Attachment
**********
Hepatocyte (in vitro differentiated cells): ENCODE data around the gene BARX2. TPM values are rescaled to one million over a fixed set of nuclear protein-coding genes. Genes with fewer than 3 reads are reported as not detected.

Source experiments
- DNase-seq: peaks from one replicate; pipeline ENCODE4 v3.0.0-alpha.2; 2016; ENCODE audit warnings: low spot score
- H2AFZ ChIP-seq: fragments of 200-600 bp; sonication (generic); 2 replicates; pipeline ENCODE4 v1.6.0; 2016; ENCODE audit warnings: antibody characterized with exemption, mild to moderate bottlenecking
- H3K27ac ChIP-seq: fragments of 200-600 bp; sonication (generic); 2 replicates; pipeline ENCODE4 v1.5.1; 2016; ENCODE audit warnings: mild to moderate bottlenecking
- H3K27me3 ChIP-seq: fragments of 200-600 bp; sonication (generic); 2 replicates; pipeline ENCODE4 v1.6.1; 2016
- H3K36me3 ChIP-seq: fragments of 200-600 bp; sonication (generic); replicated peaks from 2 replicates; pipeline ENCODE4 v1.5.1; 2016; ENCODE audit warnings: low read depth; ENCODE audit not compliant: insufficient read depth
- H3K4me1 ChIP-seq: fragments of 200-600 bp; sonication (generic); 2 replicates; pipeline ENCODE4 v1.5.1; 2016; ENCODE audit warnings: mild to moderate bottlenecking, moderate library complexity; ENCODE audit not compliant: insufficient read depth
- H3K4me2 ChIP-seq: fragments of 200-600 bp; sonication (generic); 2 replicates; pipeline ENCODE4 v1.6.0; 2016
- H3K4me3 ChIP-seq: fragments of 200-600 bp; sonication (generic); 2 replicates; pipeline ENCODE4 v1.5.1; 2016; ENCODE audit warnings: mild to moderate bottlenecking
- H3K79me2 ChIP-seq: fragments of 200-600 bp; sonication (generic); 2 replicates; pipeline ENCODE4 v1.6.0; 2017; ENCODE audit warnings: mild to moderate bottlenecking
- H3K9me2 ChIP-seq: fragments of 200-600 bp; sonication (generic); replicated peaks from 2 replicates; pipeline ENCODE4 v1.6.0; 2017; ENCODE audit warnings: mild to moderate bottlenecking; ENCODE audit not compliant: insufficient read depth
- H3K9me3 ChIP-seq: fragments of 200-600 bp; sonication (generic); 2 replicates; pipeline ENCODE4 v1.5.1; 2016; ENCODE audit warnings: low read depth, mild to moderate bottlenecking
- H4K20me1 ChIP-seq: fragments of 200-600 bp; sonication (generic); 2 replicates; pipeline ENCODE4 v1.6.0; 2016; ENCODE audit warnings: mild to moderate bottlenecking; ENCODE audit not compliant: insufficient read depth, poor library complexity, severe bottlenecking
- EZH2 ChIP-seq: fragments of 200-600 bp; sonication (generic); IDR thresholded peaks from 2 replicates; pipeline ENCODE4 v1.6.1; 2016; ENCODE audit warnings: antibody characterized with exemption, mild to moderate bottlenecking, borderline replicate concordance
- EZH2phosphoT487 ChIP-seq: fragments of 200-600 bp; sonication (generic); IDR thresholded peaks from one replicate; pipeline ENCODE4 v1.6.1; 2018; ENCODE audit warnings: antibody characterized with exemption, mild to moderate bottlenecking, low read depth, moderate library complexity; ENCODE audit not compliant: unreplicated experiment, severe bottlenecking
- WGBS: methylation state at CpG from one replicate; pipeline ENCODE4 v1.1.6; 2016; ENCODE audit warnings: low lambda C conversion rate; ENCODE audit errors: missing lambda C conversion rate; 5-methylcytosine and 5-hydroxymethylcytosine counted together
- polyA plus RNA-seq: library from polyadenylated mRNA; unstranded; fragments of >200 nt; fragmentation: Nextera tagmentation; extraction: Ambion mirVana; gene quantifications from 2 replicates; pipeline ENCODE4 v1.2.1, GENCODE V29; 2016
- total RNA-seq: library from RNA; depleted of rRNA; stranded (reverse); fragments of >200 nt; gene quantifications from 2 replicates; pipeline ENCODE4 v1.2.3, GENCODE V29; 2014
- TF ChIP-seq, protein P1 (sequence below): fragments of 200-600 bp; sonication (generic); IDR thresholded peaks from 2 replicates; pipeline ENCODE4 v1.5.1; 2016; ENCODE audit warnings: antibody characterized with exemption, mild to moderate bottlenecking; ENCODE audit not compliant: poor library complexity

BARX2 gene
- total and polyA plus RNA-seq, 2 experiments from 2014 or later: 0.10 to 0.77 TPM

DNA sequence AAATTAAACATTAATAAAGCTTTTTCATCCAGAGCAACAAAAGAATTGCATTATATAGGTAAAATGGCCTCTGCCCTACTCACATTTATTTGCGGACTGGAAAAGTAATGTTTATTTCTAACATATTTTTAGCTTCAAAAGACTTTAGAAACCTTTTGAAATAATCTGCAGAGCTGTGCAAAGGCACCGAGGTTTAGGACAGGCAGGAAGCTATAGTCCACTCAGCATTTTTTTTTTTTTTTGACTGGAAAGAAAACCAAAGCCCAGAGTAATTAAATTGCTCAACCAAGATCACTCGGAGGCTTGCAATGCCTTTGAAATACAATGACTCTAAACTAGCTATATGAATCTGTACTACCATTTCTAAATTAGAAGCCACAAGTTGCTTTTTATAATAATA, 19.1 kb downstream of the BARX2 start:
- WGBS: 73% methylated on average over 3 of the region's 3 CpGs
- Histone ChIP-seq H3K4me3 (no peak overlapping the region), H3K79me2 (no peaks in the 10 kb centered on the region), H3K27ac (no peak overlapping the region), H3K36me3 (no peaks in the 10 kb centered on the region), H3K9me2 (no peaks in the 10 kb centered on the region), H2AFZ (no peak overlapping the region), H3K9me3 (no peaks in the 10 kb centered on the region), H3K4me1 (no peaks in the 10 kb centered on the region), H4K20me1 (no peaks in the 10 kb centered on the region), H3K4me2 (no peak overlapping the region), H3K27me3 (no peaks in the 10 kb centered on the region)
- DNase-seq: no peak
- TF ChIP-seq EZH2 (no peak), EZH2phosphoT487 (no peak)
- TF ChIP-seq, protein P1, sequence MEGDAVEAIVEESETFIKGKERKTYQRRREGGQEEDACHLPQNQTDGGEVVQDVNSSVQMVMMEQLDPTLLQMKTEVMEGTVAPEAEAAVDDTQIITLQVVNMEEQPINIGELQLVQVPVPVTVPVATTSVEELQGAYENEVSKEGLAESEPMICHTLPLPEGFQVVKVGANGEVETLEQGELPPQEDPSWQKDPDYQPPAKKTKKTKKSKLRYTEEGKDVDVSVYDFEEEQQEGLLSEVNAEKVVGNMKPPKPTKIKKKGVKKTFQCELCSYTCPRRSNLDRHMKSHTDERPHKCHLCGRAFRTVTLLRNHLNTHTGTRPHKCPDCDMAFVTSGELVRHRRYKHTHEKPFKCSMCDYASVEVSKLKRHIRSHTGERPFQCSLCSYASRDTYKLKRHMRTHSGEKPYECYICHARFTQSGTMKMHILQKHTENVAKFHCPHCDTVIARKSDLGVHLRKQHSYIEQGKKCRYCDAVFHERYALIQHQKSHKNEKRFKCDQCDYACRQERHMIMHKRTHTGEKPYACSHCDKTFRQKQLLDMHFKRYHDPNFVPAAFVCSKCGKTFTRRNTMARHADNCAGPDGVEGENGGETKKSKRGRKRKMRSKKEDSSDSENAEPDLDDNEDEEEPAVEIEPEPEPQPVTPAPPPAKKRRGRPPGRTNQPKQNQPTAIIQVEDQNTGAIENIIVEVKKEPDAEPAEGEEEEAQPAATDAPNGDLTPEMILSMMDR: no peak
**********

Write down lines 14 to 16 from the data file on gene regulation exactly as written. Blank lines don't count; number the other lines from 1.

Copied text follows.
- H4K20me1 ChIP-seq: fragments of 200-600 bp; sonication (generic); 2 replicates; pipeline ENCODE4 v1.6.0; 2016; ENCODE audit warnings: mild to moderate bottlenecking; ENCODE audit not compliant: insufficient read depth, poor library complexity, severe bottlenecking
- EZH2 ChIP-seq: fragments of 200-600 bp; sonication (generic); IDR thresholded peaks from 2 replicates; pipeline ENCODE4 v1.6.1; 2016; ENCODE audit warnings: antibody characterized with exemption, mild to moderate bottlenecking, borderline replicate concordance
- EZH2phosphoT487 ChIP-seq: fragments of 200-600 bp; sonication (generic); IDR thresholded peaks from one replicate; pipeline ENCODE4 v1.6.1; 2018; ENCODE audit warnings: antibody characterized with exemption, mild to moderate bottlenecking, low read depth, moderate library complexity; ENCODE audit not compliant: unreplicated experiment, severe bottlenecking